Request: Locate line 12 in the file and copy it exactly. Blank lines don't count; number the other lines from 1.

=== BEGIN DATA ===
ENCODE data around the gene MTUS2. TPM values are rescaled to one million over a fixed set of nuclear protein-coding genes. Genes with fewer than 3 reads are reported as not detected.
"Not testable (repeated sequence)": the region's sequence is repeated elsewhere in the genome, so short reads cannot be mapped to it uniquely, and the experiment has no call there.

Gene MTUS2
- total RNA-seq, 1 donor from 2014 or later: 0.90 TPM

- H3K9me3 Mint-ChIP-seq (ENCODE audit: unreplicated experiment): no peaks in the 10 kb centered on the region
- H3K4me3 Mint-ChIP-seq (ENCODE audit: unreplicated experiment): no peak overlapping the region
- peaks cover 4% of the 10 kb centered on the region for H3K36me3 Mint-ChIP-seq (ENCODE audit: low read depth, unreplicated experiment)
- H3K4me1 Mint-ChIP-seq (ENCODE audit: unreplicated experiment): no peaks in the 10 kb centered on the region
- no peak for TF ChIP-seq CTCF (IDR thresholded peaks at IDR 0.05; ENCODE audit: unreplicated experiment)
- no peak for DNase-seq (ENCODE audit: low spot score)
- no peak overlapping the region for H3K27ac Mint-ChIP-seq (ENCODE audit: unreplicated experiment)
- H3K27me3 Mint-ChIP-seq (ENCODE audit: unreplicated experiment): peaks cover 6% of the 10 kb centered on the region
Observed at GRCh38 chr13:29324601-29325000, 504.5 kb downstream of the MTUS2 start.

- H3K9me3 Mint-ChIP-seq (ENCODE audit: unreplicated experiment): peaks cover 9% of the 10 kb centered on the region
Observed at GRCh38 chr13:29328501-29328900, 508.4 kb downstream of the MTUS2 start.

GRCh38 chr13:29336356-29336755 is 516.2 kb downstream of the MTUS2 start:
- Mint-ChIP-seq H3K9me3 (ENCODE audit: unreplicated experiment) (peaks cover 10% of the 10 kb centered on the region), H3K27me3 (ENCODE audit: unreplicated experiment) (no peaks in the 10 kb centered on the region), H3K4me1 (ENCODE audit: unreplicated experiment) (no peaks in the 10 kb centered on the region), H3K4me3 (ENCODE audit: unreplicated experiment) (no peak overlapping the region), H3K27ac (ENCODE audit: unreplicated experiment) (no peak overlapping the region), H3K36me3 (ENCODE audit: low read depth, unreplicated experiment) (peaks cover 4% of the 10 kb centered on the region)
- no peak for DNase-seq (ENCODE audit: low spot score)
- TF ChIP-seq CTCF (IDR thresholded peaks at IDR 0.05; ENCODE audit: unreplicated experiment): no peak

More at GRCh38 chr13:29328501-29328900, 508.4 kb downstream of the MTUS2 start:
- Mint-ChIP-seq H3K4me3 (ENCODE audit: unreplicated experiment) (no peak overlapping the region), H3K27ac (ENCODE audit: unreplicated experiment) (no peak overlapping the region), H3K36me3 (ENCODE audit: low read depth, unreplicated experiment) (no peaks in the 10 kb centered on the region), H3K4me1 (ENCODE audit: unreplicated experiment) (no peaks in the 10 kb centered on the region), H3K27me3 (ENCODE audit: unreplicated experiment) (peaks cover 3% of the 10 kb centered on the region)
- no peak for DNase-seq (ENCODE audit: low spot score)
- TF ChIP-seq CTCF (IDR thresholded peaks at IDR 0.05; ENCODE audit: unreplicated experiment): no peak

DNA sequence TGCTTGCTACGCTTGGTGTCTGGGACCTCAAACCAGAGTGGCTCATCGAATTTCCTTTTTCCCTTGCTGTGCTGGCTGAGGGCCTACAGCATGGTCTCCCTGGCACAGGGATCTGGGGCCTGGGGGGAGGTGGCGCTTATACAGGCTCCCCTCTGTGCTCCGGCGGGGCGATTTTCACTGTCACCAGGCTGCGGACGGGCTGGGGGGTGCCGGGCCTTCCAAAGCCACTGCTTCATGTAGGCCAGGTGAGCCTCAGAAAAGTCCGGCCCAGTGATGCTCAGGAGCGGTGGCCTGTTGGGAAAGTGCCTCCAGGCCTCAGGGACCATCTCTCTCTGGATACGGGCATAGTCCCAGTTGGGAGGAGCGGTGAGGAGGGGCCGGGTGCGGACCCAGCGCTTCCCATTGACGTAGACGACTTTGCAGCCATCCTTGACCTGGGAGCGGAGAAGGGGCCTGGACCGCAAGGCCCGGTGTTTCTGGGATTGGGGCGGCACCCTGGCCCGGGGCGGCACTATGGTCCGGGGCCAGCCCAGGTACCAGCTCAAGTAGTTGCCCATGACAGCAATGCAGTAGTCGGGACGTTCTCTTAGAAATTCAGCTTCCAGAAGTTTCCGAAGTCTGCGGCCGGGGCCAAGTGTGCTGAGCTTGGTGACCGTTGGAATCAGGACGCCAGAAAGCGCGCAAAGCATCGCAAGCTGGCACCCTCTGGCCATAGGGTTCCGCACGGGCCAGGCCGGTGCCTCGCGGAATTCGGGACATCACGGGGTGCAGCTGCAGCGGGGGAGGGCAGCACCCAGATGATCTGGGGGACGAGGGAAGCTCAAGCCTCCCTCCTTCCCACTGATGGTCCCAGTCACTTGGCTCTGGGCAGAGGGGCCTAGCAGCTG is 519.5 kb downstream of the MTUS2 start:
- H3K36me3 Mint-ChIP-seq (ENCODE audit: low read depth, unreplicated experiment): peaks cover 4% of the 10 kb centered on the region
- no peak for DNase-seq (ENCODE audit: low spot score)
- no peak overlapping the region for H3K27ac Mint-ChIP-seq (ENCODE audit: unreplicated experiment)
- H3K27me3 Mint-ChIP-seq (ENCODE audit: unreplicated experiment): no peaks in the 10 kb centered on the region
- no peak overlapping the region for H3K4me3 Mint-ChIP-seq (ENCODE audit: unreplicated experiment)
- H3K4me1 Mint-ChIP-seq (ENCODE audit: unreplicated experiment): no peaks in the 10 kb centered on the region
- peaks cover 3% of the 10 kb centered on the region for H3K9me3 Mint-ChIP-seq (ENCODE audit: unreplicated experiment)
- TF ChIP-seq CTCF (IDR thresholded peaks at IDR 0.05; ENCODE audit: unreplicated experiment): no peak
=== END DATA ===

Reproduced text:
- H3K27me3 Mint-ChIP-seq (ENCODE audit: unreplicated experiment): peaks cover 6% of the 10 kb centered on the region